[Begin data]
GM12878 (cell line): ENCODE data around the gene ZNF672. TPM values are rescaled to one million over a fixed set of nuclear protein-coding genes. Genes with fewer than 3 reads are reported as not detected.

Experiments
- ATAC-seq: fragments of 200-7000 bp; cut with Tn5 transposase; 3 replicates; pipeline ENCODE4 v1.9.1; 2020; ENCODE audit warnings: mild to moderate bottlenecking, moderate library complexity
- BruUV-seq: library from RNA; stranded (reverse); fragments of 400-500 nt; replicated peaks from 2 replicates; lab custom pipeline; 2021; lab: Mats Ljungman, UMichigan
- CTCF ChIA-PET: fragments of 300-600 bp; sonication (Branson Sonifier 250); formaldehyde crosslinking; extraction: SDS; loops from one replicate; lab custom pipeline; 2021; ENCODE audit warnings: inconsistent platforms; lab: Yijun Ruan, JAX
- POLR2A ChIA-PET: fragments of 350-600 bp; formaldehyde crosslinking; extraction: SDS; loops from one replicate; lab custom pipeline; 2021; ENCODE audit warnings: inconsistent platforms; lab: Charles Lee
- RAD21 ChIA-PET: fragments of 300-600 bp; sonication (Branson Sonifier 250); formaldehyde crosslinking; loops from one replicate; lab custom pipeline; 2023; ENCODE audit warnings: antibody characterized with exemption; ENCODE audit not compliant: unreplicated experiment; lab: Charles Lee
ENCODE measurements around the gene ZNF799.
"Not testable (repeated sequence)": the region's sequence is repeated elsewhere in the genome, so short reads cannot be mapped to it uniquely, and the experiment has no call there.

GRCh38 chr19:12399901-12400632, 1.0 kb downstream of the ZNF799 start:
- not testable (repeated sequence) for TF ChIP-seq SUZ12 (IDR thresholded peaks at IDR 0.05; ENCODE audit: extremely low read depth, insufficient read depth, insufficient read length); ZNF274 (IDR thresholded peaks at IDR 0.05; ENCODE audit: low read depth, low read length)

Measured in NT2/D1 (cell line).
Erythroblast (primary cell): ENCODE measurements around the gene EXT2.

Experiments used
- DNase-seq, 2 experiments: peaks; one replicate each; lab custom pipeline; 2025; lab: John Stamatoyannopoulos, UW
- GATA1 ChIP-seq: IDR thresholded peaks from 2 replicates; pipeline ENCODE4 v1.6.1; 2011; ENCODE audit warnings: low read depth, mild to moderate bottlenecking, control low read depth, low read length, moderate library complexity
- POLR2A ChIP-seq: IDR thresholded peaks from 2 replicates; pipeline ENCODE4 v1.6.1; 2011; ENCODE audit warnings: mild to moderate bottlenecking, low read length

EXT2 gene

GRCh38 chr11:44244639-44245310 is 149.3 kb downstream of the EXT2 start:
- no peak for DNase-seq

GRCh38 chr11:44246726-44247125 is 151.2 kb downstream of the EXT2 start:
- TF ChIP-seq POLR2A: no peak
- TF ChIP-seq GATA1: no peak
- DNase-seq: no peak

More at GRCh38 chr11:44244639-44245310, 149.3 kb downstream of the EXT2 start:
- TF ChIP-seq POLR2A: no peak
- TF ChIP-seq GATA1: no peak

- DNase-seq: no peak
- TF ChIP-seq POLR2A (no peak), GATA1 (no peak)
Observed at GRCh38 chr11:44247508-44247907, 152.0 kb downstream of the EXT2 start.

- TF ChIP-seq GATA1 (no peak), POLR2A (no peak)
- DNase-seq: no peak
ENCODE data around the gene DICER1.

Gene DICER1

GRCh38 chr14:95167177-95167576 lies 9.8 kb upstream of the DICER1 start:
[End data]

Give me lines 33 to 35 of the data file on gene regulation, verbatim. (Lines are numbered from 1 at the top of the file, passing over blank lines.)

ENCODE data around the gene DICER1.

Gene DICER1

GRCh38 chr14:95167177-95167576 lies 9.8 kb upstream of the DICER1 start: